Where to go white water rafting in north carolina

Where to go white water rafting in north carolina

Rushing, bubbling rapids probably aren’t the first things that come to mind when thinking of North Carolina. The Tar Heel State is most notable as the location for the Wright brothers’ first flight, its sprawling Atlantic beaches, and Great Smoky Mountains National Park. In an already scenic state full of outdoor recreation opportunities such as hiking and tubing, whitewater rafting ranks as one of the most thrilling.

Read on for the best spots for whitewater rafting NC, trusted outfitters, and more.

Group of people in a raft going off a wave
North Carolina’s rivers are ripe for whitewater adventures. | Photo by: Flickr // Torrey Wiley

Best whitewater rafting in North Carolina


The most popular rafting river near the tourist-laden city of Asheville is the French Broad. Running 218 miles from the southern part of the state north into Tennessee, the class II and III rapids accessible within a short driving distance of the city provide a fun trip for beginners and intermediate whitewater rafters alike.

If you’re looking for a guided trip along the French Broad, here are a couple of the top outfitters in the area.

Nantahala Outdoor Center

NOC is a short 30-minute drive from Asheville and boasts being the longest-running outfitter on the French Broad. Try their half-day tour out if you’re bringing the family and enjoy class II and III rapids as you paddle through the beautiful Pisgah National Forest. This tour lasts between 3.5 to five hours, includes lunch, and begins at $65 (age 8+).

French Broad Adventures

This local outfitter located just 25 minutes from the city also offers a couple of fun tour options on the French Broad. Choose from a five-mile, three- to four-hour trip (one option includes lunch) along calm class I to III rapids, or a nine-mile, five- to six-hour trip that runs along some class IV rapids as well. The minimum age for all trips is 8 years old and prices start at $53.


Although this major North Carolina city in the southern part of the state has some great museums to visit, there is not much in the way of whitewater rafting in the area. Charlotte lies in the Piedmont portion of the state, mostly consisting of small, rolling hills and plateau.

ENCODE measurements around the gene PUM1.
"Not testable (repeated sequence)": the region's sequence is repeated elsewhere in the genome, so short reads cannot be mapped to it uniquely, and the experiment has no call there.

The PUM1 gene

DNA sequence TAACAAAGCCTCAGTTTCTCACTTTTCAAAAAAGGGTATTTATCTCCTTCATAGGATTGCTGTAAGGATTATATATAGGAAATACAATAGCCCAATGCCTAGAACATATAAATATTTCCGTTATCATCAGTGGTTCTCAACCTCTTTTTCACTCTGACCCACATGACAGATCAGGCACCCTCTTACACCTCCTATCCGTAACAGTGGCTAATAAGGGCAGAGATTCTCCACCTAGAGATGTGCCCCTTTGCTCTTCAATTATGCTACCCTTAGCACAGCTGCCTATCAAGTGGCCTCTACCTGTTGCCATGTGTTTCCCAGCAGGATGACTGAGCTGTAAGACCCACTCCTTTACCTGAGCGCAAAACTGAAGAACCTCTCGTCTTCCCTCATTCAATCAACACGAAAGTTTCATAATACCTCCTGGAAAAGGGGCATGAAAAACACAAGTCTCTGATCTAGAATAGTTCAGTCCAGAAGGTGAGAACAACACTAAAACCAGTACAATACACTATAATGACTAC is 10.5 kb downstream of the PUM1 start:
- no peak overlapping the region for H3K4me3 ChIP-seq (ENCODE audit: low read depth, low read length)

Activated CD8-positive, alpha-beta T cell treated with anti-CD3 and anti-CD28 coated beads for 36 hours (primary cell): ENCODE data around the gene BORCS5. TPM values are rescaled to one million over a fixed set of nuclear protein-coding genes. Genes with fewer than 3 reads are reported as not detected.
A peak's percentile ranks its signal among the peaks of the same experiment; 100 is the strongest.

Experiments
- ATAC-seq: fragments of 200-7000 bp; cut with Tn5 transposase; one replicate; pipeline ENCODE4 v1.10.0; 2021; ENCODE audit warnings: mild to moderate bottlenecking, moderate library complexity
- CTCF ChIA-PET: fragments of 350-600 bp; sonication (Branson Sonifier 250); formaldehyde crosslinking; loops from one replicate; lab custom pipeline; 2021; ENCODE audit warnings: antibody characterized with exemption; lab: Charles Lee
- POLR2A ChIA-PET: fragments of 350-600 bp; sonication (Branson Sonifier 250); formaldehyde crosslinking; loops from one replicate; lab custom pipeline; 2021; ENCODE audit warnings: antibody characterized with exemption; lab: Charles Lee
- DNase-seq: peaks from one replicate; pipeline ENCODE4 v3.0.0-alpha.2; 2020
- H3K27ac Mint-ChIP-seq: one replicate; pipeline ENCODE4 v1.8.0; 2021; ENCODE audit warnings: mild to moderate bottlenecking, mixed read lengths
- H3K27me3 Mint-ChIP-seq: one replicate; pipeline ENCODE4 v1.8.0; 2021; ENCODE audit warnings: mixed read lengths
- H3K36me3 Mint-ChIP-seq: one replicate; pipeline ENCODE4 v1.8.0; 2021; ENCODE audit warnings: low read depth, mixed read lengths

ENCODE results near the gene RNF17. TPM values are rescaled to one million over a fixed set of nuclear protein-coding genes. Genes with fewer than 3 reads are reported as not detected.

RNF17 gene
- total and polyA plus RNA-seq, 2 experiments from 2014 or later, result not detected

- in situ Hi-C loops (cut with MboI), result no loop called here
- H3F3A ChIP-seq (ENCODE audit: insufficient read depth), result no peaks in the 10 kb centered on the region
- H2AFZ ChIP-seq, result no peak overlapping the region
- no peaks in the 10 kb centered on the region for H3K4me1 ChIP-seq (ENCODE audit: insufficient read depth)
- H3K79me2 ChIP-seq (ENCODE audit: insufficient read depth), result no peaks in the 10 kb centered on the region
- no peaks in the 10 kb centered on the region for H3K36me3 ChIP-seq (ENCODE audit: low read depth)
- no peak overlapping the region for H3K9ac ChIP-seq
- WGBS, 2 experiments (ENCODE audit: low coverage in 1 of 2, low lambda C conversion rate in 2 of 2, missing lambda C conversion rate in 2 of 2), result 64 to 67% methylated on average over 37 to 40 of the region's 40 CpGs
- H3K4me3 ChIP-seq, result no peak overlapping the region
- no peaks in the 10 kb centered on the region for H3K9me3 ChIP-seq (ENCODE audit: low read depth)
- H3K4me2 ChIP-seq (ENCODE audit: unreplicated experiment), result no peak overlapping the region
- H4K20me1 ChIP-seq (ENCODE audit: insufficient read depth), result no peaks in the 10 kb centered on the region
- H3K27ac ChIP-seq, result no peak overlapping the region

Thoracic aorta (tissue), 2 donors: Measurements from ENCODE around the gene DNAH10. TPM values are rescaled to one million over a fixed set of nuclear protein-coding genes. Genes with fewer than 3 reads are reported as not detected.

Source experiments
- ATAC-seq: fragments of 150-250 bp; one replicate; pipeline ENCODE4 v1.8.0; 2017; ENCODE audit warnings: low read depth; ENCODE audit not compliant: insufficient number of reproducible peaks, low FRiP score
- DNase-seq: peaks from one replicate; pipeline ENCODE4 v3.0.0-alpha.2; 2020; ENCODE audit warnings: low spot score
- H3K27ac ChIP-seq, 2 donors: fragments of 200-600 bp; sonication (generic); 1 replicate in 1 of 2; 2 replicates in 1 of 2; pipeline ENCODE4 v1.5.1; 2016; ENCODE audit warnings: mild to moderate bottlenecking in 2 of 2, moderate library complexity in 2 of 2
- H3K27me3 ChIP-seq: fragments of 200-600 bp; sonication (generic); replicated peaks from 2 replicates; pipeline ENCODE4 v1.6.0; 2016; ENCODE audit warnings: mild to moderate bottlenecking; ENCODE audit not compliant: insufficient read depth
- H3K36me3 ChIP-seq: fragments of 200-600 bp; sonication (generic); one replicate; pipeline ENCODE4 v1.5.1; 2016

However, funnily enough, the city is home to the U.S. National Whitewater Center. Whether you’re looking for a comfortable introduction to whitewater rafting or wanting to practice some techniques for tackling more technical rapids, you can do so here on the world’s largest manmade river consisting of class II to V sections. People ages 8+ can try out the Family Rafting experience or super thrill-seekers the Big Water Rafting (age 16+). This is a great place to do some whitewater rafting in an area where it is otherwise unavailable, as well as try it out under controlled conditions.


Rafting opportunities abound near Boone, NC with the Nolichucky River and Watauga River. Nolichucky typically offers class III and IV rapids, making it a better option for older kids and adrenaline junkies. If you’re looking for something a little tamer or more appropriate to take younger kids on, the Watauga River is the way to go with its class I to III rapids.

High Mountain Expeditions

For a trip down either of these local rivers, check into the trips offered by High Mountain Expeditions. Choose from an 11-mile, full-day adventure on the Nolichucky and experience class III and IV rapids on the deepest river gorge east of the Mississippi. Or, for a true wilderness immersion trip, take the two-day trip and enjoy some hiking as well on day two of your trip or take a dip in Devils Creek. Prices start at $85 and $249, respectively. The minimum age is 9 for both options.

Edge of the World

For those with younger children or who are looking for something less intense, take a trip down the Watauga River with Edge of the World. Traverse fun, splashy class I to III rapids with a trusted outfitter that has been in business for 38 years. Ages 4+ are welcome on this three- to four-hour trip. You’ll have the option to rerun the biggest rapid as many times as you want, and you can enjoy delicious home-cooked meals for lunch! Prices depend on group size. Groups ranging from one to nine people are $64 for kids, $74 for adults.

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